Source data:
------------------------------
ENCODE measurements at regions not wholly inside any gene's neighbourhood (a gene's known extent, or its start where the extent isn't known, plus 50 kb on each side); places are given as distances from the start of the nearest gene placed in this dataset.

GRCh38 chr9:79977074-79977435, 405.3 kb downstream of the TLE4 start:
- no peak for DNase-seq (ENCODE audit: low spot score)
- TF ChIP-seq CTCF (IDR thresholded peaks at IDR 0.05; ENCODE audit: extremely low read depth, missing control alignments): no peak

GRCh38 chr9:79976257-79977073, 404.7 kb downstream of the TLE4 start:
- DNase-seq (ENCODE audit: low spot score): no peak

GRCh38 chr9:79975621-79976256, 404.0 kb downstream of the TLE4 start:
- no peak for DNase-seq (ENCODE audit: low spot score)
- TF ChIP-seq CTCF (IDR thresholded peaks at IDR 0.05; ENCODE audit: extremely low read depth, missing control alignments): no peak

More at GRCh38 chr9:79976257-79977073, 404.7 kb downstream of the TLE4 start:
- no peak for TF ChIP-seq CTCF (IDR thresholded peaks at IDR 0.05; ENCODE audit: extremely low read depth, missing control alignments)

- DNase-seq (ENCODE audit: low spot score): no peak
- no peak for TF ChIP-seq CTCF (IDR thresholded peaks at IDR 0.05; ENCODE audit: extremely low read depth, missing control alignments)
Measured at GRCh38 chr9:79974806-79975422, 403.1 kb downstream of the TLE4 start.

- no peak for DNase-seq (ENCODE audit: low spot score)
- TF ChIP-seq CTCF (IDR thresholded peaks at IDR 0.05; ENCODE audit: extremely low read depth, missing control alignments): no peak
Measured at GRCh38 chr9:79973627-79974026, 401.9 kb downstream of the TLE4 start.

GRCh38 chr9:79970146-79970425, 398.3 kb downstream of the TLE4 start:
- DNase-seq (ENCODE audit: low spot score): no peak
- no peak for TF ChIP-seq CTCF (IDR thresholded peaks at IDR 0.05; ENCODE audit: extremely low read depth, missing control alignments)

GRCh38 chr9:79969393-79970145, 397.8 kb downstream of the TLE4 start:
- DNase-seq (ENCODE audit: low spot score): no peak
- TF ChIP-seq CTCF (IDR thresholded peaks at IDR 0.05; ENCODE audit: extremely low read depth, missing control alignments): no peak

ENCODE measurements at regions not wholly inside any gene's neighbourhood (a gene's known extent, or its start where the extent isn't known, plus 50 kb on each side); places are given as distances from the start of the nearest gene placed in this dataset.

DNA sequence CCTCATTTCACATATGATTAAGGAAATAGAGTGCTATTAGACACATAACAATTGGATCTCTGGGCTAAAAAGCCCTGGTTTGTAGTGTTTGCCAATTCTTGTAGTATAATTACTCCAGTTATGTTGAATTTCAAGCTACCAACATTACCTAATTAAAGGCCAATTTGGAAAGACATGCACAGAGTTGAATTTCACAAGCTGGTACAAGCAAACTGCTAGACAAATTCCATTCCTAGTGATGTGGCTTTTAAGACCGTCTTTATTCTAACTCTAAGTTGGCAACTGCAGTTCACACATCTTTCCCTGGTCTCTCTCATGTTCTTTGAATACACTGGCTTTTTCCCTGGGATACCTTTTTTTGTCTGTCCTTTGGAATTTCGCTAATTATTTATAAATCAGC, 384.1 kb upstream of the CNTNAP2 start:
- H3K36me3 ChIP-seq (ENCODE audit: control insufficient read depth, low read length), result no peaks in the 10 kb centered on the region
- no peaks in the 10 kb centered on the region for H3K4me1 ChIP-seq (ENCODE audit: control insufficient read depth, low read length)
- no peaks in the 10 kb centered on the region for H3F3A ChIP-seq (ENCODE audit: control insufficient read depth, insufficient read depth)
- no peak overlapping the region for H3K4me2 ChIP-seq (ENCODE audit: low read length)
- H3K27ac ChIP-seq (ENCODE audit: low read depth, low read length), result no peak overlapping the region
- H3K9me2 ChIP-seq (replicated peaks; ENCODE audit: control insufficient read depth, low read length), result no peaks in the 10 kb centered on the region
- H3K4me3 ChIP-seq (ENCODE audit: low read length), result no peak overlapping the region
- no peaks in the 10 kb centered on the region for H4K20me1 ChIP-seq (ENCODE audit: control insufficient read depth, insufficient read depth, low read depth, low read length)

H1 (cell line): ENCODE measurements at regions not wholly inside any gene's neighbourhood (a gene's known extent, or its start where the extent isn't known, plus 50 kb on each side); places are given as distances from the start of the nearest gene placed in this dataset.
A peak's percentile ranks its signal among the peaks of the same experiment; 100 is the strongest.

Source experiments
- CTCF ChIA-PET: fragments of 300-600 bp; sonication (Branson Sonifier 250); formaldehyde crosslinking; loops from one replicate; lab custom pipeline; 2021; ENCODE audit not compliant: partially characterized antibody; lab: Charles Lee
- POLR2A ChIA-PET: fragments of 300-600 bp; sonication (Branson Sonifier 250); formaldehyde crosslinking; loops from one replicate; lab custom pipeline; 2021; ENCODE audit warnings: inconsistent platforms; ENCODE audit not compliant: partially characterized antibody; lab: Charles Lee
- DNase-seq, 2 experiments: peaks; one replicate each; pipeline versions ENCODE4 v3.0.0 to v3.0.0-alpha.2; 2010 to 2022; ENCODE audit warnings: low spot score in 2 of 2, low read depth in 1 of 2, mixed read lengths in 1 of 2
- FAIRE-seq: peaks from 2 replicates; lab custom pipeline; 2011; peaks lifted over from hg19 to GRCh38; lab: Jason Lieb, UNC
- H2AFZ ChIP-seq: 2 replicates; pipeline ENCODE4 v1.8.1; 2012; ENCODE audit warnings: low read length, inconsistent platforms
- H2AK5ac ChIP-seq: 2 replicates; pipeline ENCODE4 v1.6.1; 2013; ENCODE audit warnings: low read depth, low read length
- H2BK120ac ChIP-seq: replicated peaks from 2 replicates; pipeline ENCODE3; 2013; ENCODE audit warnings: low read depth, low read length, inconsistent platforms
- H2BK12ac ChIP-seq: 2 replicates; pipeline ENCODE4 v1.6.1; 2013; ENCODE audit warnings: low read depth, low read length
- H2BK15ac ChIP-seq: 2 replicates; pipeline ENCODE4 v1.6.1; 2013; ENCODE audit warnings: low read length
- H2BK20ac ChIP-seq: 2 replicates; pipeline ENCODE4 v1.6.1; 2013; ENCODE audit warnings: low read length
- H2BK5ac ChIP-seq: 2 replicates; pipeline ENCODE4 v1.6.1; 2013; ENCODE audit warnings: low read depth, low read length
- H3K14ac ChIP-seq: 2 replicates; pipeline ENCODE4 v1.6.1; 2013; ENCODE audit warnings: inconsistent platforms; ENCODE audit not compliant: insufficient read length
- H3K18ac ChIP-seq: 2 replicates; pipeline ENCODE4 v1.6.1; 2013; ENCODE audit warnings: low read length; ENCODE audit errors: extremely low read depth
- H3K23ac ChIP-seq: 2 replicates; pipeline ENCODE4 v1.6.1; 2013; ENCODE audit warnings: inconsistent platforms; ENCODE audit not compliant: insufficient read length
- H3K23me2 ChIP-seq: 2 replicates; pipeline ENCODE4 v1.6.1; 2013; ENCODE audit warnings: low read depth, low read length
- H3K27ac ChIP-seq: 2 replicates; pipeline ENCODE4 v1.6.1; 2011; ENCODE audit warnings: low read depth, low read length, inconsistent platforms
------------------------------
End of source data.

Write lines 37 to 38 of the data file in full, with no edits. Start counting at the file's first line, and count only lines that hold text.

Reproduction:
- CTCF ChIA-PET: fragments of 300-600 bp; sonication (Branson Sonifier 250); formaldehyde crosslinking; loops from one replicate; lab custom pipeline; 2021; ENCODE audit not compliant: partially characterized antibody; lab: Charles Lee
- POLR2A ChIA-PET: fragments of 300-600 bp; sonication (Branson Sonifier 250); formaldehyde crosslinking; loops from one replicate; lab custom pipeline; 2021; ENCODE audit warnings: inconsistent platforms; ENCODE audit not compliant: partially characterized antibody; lab: Charles Lee